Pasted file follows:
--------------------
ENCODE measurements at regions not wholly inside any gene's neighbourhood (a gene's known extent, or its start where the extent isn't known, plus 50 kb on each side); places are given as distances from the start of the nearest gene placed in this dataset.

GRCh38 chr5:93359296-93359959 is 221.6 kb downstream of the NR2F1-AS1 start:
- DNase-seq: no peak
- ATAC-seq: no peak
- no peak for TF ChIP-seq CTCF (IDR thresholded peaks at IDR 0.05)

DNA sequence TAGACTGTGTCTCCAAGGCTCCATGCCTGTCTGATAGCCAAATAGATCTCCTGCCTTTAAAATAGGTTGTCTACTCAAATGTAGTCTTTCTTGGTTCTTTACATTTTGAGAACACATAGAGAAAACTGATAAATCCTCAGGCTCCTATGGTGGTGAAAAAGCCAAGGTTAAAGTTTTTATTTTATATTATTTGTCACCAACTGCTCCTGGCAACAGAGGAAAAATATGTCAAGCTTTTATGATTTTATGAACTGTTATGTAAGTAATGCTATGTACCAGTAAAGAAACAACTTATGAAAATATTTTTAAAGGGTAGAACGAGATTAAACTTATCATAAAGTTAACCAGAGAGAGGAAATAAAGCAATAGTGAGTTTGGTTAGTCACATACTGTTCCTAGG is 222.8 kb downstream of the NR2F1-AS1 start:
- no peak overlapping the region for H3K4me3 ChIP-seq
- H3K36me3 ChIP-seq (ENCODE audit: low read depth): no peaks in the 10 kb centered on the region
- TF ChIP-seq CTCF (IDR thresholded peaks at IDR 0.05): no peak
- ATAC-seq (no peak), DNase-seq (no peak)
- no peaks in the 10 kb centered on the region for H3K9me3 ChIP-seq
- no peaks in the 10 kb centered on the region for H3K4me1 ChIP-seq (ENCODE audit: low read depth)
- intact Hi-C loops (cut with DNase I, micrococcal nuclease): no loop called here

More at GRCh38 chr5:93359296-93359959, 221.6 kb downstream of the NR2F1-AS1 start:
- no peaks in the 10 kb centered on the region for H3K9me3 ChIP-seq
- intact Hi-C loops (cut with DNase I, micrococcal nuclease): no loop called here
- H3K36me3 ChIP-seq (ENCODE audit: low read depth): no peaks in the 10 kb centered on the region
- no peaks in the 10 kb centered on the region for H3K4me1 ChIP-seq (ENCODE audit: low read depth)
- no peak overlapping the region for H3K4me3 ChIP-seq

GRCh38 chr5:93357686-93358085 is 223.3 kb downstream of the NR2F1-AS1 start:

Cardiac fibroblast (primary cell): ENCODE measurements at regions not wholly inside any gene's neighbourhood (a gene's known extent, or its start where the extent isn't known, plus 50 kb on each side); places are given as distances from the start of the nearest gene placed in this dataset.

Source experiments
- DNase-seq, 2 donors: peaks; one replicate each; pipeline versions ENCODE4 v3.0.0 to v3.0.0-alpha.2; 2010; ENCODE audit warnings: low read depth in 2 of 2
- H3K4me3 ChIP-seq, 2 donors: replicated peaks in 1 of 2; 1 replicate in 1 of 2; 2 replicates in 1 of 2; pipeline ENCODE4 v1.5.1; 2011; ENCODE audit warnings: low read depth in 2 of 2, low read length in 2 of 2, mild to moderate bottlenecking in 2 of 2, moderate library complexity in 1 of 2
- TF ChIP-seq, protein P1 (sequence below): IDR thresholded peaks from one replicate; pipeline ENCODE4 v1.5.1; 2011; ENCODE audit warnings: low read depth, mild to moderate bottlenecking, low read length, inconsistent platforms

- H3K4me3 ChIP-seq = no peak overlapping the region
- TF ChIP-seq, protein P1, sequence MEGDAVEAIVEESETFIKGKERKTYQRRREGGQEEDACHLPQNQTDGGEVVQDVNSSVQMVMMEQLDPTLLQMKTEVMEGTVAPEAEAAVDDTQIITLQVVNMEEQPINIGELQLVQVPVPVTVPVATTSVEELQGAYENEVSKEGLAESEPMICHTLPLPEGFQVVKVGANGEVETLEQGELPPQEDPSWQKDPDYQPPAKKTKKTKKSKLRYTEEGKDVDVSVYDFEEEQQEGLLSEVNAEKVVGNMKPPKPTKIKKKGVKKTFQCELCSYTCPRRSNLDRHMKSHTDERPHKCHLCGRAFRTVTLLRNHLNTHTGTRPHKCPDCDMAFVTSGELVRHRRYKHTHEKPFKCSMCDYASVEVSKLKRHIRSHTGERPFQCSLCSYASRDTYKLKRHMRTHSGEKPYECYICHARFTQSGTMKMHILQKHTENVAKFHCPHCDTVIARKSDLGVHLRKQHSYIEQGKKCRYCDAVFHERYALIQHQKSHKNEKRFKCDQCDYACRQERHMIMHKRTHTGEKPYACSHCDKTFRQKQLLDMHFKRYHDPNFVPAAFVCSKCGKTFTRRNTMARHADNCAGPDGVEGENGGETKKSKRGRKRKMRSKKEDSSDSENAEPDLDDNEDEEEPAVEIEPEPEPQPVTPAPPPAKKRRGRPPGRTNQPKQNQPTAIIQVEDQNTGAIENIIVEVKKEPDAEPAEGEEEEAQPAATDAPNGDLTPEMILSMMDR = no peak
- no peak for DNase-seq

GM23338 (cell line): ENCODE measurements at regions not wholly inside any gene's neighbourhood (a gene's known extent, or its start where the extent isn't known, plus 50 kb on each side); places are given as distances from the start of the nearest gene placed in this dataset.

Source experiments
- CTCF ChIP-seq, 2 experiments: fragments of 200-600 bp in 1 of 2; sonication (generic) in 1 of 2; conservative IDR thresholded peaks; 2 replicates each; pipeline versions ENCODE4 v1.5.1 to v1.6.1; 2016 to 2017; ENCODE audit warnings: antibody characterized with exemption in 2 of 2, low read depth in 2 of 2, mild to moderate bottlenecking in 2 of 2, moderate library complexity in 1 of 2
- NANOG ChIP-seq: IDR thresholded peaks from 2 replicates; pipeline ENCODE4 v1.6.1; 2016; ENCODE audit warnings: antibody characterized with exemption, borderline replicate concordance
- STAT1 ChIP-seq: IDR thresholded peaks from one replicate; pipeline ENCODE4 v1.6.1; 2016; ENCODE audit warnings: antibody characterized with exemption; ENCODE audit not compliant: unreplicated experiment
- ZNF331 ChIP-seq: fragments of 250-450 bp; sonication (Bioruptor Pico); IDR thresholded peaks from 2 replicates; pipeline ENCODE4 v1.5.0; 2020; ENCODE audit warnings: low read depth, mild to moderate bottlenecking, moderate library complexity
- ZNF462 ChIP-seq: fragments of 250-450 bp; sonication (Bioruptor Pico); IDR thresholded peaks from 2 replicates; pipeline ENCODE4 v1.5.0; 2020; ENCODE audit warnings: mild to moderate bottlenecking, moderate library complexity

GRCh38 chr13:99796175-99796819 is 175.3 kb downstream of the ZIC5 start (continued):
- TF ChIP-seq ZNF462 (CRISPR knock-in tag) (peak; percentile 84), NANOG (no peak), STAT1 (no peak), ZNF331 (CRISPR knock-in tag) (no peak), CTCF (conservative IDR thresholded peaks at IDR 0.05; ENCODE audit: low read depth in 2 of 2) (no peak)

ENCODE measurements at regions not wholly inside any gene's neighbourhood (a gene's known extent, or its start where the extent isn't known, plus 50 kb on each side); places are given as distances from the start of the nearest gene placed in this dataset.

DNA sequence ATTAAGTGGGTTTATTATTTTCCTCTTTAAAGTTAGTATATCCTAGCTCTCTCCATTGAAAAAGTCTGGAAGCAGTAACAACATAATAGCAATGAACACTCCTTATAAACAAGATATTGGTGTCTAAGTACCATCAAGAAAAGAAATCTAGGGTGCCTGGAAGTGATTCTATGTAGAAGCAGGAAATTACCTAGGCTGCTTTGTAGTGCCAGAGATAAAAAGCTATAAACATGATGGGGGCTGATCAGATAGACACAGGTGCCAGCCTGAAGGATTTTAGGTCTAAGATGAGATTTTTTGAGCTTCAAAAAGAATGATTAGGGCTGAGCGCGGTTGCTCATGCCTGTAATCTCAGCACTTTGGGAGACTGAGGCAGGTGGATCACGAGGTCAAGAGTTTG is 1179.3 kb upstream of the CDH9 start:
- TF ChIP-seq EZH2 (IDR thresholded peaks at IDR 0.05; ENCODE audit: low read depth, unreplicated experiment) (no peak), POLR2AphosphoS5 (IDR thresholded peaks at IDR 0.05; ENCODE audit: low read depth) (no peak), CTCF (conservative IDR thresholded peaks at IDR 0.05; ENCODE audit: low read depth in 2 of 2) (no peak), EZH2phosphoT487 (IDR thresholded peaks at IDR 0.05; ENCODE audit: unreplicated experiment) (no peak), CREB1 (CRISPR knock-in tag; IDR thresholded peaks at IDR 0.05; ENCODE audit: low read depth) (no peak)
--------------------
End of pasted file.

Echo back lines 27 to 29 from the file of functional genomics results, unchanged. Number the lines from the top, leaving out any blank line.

- TF ChIP-seq, protein P1, sequence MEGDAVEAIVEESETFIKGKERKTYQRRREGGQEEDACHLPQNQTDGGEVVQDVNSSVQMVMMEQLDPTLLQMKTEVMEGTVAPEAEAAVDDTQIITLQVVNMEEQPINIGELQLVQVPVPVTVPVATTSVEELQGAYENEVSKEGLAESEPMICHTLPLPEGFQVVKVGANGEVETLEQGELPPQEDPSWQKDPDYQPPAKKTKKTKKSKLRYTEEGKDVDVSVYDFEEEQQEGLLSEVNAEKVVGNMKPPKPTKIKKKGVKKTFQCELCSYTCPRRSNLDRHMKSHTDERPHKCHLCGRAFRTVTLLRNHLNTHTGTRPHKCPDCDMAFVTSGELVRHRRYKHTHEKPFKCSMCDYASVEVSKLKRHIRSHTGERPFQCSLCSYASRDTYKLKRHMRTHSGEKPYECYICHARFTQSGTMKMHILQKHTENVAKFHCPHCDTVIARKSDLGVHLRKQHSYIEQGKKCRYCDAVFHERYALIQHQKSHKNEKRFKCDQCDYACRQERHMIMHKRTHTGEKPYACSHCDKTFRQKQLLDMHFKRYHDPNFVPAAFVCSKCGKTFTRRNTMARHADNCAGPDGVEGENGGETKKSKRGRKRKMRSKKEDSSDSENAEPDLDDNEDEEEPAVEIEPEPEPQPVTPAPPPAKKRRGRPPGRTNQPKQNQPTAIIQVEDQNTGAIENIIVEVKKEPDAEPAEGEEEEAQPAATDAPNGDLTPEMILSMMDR = no peak
- no peak for DNase-seq

GM23338 (cell line): ENCODE measurements at regions not wholly inside any gene's neighbourhood (a gene's known extent, or its start where the extent isn't known, plus 50 kb on each side); places are given as distances from the start of the nearest gene placed in this dataset.